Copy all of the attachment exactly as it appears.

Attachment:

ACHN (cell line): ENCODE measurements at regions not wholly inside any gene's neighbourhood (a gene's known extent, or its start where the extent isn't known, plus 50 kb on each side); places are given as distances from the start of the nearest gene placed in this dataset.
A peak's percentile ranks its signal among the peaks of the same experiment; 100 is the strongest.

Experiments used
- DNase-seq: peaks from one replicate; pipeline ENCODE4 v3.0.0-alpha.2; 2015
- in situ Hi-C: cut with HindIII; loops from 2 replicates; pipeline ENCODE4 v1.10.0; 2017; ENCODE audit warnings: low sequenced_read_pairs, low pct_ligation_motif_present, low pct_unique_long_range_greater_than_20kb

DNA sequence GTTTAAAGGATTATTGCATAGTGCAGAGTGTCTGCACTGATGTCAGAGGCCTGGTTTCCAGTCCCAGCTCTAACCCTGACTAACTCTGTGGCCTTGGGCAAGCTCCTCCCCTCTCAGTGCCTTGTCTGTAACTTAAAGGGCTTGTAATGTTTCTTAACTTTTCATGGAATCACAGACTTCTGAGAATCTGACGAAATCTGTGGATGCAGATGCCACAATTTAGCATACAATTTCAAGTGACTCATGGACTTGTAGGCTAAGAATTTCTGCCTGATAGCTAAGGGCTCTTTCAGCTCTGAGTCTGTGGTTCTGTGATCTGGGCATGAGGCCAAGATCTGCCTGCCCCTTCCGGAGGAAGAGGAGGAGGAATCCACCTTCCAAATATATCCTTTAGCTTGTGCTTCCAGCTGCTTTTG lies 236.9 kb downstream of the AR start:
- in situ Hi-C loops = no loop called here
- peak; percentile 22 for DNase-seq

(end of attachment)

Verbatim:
ACHN (cell line): ENCODE measurements at regions not wholly inside any gene's neighbourhood (a gene's known extent, or its start where the extent isn't known, plus 50 kb on each side); places are given as distances from the start of the nearest gene placed in this dataset.
A peak's percentile ranks its signal among the peaks of the same experiment; 100 is the strongest.

Experiments used
- DNase-seq: peaks from one replicate; pipeline ENCODE4 v3.0.0-alpha.2; 2015
- in situ Hi-C: cut with HindIII; loops from 2 replicates; pipeline ENCODE4 v1.10.0; 2017; ENCODE audit warnings: low sequenced_read_pairs, low pct_ligation_motif_present, low pct_unique_long_range_greater_than_20kb

DNA sequence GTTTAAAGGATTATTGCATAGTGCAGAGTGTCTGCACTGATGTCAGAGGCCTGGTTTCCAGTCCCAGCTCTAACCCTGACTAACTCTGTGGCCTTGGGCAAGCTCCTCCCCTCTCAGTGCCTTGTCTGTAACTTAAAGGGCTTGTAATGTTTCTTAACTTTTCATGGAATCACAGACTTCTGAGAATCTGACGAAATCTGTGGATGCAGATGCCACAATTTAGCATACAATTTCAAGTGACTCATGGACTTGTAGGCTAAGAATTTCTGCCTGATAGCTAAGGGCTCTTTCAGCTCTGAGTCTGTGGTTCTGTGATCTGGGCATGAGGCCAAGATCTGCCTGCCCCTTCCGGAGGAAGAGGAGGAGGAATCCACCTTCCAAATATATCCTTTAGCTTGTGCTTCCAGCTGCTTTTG lies 236.9 kb downstream of the AR start:
- in situ Hi-C loops = no loop called here
- peak; percentile 22 for DNase-seq